RSNA 2015

RSNA 2015: Important Presentations and Studies from Day 2

Reading Time: 3 minutes read

One of the best parts of RSNA is that there are so many sessions and posters that cover topics vital to the advancement of medical imaging. One of the worst parts of RSNA is that there are so many sessions and posters that cover topics vital to the advancement of medical imaging to the point that it is impossible to learn about them all.

Each morning on this blog, we will share what we see as some of the most important presentations and studies being talked about at the annual meeting.

Digital Breast Tomosynthesis May Improve Detection, Outcomes – RSNA Daily Bulletin

According to a study presented by researchers from the University of Pennsylvania, digital breast tomosynthesis (DBT) used with digital mammography may over time detect more cancers, and more clinically significant cancers, than digital mammography (DM) alone, the current standard of care. The study built on previous studies showing that DBT/DM screening leads to decreased recalls and increased cancer detection. The study found that DBT screening resulted in increased cancer detection and positive predictive value over time. It also showed a decrease in interval cancer rate within one year of screening, suggesting that DBT detects more clinically significant cancers earlier.RSNA 2015

Radiology Workload Outpacing Reimbursement, Study Shows – RSNA Daily Bulletin

Manisha Patel, M.D., of Thomas Jefferson University in Pennsylvania, presented on how radiologists can implement strategies. such as advocacy and adding value, to combat a reimbursement imbalance. The presentation discussed how while radiologists’ workloads increased by 43 percent between 2001-2013, their Medicare reimbursements have only increased by 24 percent.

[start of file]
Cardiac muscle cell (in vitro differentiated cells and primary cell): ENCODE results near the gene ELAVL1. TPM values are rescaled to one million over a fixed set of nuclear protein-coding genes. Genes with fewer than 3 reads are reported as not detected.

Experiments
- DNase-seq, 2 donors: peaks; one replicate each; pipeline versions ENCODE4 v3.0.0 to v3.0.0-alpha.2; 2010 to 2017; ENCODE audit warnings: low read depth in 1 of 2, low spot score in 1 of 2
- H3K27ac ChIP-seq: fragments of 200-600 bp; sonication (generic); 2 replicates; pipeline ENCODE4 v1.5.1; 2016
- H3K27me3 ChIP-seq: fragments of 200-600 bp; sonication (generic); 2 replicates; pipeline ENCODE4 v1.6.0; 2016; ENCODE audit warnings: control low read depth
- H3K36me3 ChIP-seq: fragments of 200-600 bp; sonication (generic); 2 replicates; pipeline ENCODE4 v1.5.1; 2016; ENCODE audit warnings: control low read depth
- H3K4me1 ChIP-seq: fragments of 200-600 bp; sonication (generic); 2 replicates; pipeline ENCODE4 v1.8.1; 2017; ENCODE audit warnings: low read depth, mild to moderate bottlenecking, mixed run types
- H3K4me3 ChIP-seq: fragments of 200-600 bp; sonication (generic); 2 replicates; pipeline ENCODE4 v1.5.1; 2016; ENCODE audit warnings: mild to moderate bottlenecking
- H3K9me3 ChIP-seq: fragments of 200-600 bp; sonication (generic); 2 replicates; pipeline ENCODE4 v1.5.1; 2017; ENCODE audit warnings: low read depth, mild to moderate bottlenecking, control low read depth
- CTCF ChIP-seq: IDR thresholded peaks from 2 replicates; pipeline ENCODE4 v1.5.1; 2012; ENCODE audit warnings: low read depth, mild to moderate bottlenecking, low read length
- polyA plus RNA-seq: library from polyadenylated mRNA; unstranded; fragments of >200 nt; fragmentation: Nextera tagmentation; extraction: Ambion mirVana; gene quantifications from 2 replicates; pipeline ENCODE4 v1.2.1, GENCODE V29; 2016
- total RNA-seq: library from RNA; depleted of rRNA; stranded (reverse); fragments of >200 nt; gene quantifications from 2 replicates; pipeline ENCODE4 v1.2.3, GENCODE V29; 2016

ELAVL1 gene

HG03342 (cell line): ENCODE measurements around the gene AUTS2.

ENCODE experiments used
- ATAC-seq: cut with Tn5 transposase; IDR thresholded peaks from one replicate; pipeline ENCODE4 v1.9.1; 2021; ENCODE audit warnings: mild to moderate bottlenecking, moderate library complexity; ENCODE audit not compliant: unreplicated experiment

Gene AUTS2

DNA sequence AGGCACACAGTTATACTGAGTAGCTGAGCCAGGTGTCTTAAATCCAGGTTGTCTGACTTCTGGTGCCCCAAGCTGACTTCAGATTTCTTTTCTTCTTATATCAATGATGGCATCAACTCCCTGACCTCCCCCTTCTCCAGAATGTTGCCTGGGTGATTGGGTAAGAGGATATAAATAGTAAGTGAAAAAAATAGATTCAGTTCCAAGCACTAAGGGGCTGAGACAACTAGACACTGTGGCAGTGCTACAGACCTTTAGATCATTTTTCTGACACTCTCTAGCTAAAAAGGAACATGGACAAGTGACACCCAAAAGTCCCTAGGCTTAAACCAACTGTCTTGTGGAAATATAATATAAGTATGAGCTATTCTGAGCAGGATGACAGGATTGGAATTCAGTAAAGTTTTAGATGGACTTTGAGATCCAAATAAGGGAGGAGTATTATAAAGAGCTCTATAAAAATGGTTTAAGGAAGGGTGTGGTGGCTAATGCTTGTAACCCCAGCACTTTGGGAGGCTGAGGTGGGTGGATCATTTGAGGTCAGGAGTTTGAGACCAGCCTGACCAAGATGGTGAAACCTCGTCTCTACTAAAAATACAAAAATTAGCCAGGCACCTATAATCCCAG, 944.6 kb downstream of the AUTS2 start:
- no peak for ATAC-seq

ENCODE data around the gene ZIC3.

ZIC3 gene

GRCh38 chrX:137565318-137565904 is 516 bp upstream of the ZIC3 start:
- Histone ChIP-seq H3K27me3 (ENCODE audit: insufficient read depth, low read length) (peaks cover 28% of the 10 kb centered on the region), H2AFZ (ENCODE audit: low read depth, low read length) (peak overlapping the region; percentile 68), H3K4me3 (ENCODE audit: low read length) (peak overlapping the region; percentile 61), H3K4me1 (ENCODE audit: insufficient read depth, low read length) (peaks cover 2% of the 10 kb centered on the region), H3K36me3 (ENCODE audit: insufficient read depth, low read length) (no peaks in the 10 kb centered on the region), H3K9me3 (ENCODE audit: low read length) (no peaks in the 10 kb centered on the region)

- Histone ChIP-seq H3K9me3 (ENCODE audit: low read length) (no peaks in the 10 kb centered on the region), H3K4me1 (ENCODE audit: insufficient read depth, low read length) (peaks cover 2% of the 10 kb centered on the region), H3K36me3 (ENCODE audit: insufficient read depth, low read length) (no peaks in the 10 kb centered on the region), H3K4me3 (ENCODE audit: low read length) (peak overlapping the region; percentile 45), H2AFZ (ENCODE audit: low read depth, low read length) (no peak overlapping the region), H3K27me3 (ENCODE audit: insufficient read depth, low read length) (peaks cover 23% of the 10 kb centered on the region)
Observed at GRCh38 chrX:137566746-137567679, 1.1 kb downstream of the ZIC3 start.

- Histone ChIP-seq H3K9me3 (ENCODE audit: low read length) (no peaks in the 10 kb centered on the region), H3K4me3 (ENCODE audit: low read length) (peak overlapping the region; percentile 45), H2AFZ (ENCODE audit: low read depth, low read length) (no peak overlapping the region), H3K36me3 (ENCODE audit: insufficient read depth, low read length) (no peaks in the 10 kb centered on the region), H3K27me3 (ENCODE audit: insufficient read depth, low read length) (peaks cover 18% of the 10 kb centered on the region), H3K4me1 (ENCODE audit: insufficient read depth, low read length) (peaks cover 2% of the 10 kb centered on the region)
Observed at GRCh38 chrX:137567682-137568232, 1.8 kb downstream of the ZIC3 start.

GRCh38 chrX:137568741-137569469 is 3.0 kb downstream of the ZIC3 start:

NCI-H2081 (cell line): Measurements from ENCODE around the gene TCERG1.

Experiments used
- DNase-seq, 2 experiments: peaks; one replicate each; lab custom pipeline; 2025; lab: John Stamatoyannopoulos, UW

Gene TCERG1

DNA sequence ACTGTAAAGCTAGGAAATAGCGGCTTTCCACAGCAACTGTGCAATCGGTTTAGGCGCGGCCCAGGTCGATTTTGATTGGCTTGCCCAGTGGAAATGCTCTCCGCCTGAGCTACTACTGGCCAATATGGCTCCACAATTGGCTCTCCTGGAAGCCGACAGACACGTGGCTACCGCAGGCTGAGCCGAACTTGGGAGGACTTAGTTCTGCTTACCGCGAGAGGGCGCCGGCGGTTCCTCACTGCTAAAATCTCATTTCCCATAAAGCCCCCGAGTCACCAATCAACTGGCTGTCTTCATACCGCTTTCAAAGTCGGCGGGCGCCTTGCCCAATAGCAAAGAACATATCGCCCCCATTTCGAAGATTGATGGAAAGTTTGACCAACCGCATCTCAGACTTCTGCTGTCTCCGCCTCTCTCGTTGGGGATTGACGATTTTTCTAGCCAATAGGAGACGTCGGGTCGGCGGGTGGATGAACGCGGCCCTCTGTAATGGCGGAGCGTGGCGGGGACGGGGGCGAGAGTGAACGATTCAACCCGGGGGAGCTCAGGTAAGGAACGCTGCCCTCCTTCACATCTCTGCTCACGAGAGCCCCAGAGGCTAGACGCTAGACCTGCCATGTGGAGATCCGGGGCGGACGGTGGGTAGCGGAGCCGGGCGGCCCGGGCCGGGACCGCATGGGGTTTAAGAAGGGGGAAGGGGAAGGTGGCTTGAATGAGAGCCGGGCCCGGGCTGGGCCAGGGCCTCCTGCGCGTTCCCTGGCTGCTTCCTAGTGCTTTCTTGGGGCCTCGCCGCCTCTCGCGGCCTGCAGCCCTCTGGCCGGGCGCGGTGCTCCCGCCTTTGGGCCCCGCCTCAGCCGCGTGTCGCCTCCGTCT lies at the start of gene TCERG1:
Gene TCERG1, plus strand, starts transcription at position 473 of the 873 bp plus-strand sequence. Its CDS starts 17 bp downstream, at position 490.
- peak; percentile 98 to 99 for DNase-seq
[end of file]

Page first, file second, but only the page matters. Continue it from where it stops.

Future of Imaging Interoperability Key to Improved Patient Care – RSNA Daily Bulletin

David Mendelson, M.D., representative of the RSNA Integrating the Healthcare Enterprise (IHE) Board and member of the IHE USA Board, addressing attendees during the program “IHE Clinical Solutions for Interoperability: Imaging and Beyond, IHE or HIE, Does the Order Matter?” According to Dr. Mendelson, image sharing is essential to give physicians the benefit of historical exams, counteract the growing cost of healthcare, reduce radiation exposure, and expedite clinical care.

Concussion Effects Vary Among Former Football Players – AuntMinnie

According to a comparison of diffusion-tensor MR images (DTI-MRI) presented, repetitive hits to the head and a history of concussions can affect different areas of the brain in former collegiate and professional football players, based on the player’s position. Researchers found lower fractional anisotropy values — an indication of abnormal movement of water molecules in brain tissue — in frontal white-matter tracts of nonspeed players, such as offensive and defensive linemen, compared with speed positions, such as quarterbacks, running backs, wide receivers, linebackers, and defensive backs.

MRI Confirms, Weight Loss Good for Knees – Diagnostic Imaging

Researchers from the University of California in San Francisco investigated the association of weight loss and the progression of knee cartilage degeneration in patients who are overweight or obese. The results demonstrated that overall cartilage Whole-Organ Magnetic Resonance Imaging Score (WORMS) showed significantly less progression in both weight loss groups compared to the stable weight group over the 48 months. The researchers plan to perform an eight-year follow-up to assess the effects weight gain may have on the knee joint.


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